Newswise — They follow one another in the stock market, often ominously perceived in the way dark clouds bring rain. Passive investors, such as investment-management companies, pension funds, nonprofit institutions and the like, provide a steady hand in ownership stakes of the larger corporations offering stocks. Then gather the activists — the change-makers, if not the rainmakers.

But there is a silver lining: The greater the passive investors’ ownership, the more positive is the activists’ effect on the corporations’ big picture, according to the findings of three business-school researchers, including one from Washington University in St. Louis.

It is far from slash and burn. Todd Gormley, associate professor of finance at Olin Business School, and his co-authors found that the increasing numbers of passive investors is encouraging activism targeted at board makeup changes, proxy settlements and the sale of the business or its parts. The paper, “Standing on the Shoulders of Giants: The Effect of Passive Investors on Activism,” was published online in late September ahead of print in an upcoming edition of The Review of Financial Studies.

“Most activists probably already knew the growing importance of passive investors,” Gormley said. “This study probably will be more interesting to management — what role passive investors play when activists come along. If they didn’t already know, when activists target their company, that’s when they understand how important these passive institutions are.”

Gormley and co-authors Ian Appel of Boston College and Donald Keim of the University of Pennsylvania, in previous studies, heard anecdotally from passive-investor institutions such as Vanguard, BlackRock and State Street how activists were adjusting their tactics in response to passive instititutions’ increasingly large and important ownership stakes in most companies. Then the research team consulted the data.

The researchers analyzed 466 attempts, called campaigns, by activists to bring about change among more than 1,000 firms studied over a 2008-2014 window. A campaign could be as simple and minimal as filing a 13D report with the Securities and Exchange Commission indicating an intent to engage in activism, but not actually following up with any other actions, or as intense and expensive as seeking the sale of the company or initiating a proxy fight to replace directors on a firm’s board.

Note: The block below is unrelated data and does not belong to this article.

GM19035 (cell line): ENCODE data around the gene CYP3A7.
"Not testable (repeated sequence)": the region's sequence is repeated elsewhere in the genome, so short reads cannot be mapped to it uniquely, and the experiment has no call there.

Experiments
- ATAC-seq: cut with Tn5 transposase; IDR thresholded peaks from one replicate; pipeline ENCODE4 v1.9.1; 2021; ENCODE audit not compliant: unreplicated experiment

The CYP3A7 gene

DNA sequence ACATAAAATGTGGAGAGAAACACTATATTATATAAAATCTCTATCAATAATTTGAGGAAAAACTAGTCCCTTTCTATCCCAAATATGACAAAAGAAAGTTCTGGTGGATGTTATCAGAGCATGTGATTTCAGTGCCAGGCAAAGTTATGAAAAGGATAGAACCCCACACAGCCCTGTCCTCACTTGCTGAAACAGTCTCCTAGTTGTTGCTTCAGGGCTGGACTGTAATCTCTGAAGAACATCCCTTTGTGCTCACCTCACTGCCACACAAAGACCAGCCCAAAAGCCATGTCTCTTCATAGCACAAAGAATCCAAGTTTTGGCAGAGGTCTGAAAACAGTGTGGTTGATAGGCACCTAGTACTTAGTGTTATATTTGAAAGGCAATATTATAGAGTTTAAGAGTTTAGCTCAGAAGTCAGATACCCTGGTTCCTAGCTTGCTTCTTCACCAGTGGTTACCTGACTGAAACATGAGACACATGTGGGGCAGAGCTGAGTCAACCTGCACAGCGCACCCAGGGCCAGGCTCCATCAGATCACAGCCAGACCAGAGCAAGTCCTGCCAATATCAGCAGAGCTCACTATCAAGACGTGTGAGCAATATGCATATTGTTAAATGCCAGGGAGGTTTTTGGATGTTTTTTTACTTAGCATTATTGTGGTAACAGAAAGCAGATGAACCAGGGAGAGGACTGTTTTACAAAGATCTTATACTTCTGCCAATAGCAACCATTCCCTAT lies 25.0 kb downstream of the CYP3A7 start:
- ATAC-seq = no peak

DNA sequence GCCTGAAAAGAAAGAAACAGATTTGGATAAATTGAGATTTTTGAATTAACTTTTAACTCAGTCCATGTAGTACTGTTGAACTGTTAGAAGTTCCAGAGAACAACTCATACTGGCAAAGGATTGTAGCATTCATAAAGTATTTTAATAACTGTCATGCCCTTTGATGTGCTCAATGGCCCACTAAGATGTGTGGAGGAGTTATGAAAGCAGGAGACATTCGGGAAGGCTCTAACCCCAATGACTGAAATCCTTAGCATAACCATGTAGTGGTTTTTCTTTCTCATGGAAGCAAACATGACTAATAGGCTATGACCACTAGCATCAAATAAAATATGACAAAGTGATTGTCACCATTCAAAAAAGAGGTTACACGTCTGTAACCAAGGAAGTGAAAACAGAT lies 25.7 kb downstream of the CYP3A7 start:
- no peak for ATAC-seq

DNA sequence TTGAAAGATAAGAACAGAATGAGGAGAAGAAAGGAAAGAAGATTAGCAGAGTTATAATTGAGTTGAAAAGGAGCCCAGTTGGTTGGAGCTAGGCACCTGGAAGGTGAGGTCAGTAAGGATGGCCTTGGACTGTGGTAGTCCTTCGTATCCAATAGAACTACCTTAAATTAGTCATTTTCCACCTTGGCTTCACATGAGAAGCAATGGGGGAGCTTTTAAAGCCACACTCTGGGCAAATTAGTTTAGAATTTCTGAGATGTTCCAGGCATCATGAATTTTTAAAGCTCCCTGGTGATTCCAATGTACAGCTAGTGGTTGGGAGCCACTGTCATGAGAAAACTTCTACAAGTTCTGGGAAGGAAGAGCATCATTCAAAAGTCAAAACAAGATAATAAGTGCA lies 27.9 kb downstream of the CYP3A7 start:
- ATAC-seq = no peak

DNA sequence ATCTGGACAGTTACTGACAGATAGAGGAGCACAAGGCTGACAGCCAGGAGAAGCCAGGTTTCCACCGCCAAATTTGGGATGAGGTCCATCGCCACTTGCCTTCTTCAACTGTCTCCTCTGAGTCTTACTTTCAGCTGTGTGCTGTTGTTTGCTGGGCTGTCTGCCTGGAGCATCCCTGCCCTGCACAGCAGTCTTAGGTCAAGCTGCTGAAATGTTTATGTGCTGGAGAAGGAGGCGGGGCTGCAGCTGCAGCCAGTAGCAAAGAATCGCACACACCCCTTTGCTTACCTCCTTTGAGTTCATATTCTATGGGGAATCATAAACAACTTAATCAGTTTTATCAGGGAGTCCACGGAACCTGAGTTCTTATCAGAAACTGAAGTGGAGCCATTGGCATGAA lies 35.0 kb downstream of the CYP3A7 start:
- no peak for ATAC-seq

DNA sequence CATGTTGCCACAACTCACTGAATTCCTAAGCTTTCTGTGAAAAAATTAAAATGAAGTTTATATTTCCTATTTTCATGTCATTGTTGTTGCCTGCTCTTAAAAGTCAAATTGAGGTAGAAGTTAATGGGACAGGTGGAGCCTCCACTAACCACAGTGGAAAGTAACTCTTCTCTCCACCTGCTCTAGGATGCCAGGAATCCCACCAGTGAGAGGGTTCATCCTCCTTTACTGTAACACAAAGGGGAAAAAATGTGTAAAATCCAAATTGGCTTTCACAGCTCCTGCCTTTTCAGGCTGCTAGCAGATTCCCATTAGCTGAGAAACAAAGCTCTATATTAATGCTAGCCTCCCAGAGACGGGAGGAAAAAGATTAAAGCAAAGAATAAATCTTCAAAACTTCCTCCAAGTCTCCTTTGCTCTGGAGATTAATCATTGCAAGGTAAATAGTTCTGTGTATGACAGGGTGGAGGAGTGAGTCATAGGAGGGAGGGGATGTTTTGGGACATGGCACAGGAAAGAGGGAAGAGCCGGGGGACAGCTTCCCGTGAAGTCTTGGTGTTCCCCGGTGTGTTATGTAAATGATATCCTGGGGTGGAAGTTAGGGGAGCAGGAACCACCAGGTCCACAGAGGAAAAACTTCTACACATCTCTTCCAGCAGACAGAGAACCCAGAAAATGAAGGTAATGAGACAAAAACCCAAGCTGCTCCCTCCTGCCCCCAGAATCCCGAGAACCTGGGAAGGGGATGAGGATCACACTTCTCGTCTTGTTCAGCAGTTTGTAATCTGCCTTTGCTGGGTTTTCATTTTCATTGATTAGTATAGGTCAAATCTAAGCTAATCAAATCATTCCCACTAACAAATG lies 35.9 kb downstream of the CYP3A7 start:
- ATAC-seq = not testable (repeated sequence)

The numbers broke down thusly: a 1-standard deviation — a 3- to 4-percentage point —increase in the share of ownership held by passive-investors was associated with a:

  • 30-percent increase in campaigns to change board representation;
  • 16-percent increase in the chance of a proxy fight settlement — that’s twice as high compared to a 7-percent average result of proxy fights under any conditions;
  • 150-percent increase in the launch of a hostile proxy fight against incumbent directors on a board; and
  • an 11-percent increase in the likelihood of selling the business to a third party, and a 6-percent increase in the likelihood of activists acquiring it themselves.

“Rather than talking about specific motives such as capital policy, the activists tend to keep their attention focused on the composition of the board when a larger proportion of a company’s stock is held by passive investors,” Gormley said. “The passive institutions have made it known publicly they aren’t interested in supporting campaigns that seek goals they view as potentially harmful to long-term value, like ramping up payouts or leverage.

“Accordingly, activists don’t focus on that as much, and instead focus their efforts on goals that are valued by passive investors, such as the quality and independence of board members and issues involving corporate control — for example, potential sales,” he said.

In an age where there has been a 250-percent rise in passive ownership of equity funds since 1999, their research shows that activists have adjusted their tactics in response to this significant shift in the ownership structure of many firms.

The researchers put activists into four broad categories:

  • campaigns seeking board representation (28 percent of the time in the study — and almost half that time they win);
  • campaigns wanting policy changes to maximize shareholder value (20 percent);
  • 13D filings with no explicitly stated or completed activist intent (14 percent); and
  • all other campaign goals (38 percent, including 13 percent who sought to sell the business to themselves or a third party — and succeeding 2.4 percent of that time).
  • Interestingly, some of those other campaign goals included modest hopes such as defeating a management proposal, adopting a shareholder proposal, removing an officer or enhancing governance structures in place. For every 1-standard-deviation increase in the percentage of passive ownership, these other campaign goals decreased by 28.8 percent.

So both the passive investors, and apparently the activists, agree: “If you have a good composition of the board, good governance follows,” Gormley said.

Journal Link: The Review of Financial Studies